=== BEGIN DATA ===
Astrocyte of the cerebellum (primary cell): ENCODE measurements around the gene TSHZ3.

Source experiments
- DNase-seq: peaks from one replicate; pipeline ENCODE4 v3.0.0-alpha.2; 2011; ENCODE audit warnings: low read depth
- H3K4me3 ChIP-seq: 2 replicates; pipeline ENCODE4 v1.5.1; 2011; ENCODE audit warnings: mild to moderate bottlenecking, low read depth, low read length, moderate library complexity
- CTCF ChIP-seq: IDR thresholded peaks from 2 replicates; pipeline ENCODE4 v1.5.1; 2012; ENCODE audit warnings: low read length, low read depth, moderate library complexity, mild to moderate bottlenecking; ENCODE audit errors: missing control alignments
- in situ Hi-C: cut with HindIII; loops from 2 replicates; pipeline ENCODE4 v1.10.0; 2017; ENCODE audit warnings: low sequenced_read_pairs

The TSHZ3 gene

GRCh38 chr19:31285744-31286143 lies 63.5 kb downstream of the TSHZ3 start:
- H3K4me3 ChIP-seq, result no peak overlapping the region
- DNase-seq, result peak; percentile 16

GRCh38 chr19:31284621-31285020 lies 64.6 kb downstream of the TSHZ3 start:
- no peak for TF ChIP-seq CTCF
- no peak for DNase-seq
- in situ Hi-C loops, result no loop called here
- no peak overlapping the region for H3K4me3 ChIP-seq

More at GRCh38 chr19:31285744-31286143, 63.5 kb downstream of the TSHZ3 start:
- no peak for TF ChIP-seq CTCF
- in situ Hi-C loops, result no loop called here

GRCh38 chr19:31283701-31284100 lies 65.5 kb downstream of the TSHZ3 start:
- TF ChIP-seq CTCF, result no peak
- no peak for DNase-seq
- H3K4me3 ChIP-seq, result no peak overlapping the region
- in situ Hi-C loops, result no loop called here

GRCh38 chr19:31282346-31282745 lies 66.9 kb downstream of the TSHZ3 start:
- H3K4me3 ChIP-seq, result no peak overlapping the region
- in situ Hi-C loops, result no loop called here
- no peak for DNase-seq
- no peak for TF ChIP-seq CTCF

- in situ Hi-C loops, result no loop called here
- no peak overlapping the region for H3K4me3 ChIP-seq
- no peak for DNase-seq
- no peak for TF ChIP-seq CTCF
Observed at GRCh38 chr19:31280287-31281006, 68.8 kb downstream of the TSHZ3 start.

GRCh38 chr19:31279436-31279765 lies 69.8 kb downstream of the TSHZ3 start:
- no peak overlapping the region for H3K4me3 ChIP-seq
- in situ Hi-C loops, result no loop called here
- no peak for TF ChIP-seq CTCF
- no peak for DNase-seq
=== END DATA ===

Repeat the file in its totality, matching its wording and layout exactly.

Astrocyte of the cerebellum (primary cell): ENCODE measurements around the gene TSHZ3.

Source experiments
- DNase-seq: peaks from one replicate; pipeline ENCODE4 v3.0.0-alpha.2; 2011; ENCODE audit warnings: low read depth
- H3K4me3 ChIP-seq: 2 replicates; pipeline ENCODE4 v1.5.1; 2011; ENCODE audit warnings: mild to moderate bottlenecking, low read depth, low read length, moderate library complexity
- CTCF ChIP-seq: IDR thresholded peaks from 2 replicates; pipeline ENCODE4 v1.5.1; 2012; ENCODE audit warnings: low read length, low read depth, moderate library complexity, mild to moderate bottlenecking; ENCODE audit errors: missing control alignments
- in situ Hi-C: cut with HindIII; loops from 2 replicates; pipeline ENCODE4 v1.10.0; 2017; ENCODE audit warnings: low sequenced_read_pairs

The TSHZ3 gene

GRCh38 chr19:31285744-31286143 lies 63.5 kb downstream of the TSHZ3 start:
- H3K4me3 ChIP-seq, result no peak overlapping the region
- DNase-seq, result peak; percentile 16

GRCh38 chr19:31284621-31285020 lies 64.6 kb downstream of the TSHZ3 start:
- no peak for TF ChIP-seq CTCF
- no peak for DNase-seq
- in situ Hi-C loops, result no loop called here
- no peak overlapping the region for H3K4me3 ChIP-seq

More at GRCh38 chr19:31285744-31286143, 63.5 kb downstream of the TSHZ3 start:
- no peak for TF ChIP-seq CTCF
- in situ Hi-C loops, result no loop called here

GRCh38 chr19:31283701-31284100 lies 65.5 kb downstream of the TSHZ3 start:
- TF ChIP-seq CTCF, result no peak
- no peak for DNase-seq
- H3K4me3 ChIP-seq, result no peak overlapping the region
- in situ Hi-C loops, result no loop called here

GRCh38 chr19:31282346-31282745 lies 66.9 kb downstream of the TSHZ3 start:
- H3K4me3 ChIP-seq, result no peak overlapping the region
- in situ Hi-C loops, result no loop called here
- no peak for DNase-seq
- no peak for TF ChIP-seq CTCF

- in situ Hi-C loops, result no loop called here
- no peak overlapping the region for H3K4me3 ChIP-seq
- no peak for DNase-seq
- no peak for TF ChIP-seq CTCF
Observed at GRCh38 chr19:31280287-31281006, 68.8 kb downstream of the TSHZ3 start.

GRCh38 chr19:31279436-31279765 lies 69.8 kb downstream of the TSHZ3 start:
- no peak overlapping the region for H3K4me3 ChIP-seq
- in situ Hi-C loops, result no loop called here
- no peak for TF ChIP-seq CTCF
- no peak for DNase-seq